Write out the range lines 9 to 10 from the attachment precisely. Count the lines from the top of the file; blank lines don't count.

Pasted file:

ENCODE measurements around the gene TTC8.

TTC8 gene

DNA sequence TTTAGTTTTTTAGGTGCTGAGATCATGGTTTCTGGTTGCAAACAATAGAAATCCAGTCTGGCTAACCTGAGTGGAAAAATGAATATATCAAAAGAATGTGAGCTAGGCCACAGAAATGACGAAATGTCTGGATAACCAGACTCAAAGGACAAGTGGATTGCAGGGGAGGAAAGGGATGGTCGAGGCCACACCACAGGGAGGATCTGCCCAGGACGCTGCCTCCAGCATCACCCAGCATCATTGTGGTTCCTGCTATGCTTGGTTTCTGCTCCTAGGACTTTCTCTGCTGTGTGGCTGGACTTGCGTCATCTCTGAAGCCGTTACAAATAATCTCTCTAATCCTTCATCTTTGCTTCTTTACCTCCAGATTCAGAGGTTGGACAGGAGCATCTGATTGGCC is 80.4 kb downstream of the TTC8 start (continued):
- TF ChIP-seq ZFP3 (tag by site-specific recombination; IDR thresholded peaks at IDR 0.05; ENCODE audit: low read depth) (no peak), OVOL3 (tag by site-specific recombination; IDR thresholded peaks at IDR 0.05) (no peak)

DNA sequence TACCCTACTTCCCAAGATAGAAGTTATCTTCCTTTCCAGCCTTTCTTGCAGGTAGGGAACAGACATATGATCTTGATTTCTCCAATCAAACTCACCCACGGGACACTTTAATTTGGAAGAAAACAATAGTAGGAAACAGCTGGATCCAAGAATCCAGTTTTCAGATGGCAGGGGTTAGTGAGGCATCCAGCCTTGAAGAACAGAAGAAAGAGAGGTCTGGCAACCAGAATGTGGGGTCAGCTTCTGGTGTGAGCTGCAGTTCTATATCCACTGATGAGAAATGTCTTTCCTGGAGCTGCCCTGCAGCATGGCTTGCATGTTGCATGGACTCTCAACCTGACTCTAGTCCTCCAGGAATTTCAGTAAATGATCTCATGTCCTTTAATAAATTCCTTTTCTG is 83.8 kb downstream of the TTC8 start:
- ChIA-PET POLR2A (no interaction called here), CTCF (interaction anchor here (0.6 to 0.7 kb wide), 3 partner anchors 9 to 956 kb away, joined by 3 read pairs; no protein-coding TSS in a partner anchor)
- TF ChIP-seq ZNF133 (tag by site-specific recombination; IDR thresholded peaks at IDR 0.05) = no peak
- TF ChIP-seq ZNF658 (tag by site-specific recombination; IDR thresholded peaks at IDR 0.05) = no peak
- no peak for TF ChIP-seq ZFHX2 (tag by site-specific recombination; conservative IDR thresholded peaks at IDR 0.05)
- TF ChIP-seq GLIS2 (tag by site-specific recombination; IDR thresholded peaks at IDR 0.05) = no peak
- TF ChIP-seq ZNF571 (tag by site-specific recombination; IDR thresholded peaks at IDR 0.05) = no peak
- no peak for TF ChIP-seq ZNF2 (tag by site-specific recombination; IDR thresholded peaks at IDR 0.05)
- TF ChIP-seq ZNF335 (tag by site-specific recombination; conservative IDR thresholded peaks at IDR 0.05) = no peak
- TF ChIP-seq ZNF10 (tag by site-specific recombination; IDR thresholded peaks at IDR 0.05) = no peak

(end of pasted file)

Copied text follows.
- no peak for TF ChIP-seq ZFHX2 (tag by site-specific recombination; conservative IDR thresholded peaks at IDR 0.05)
- TF ChIP-seq GLIS2 (tag by site-specific recombination; IDR thresholded peaks at IDR 0.05) = no peak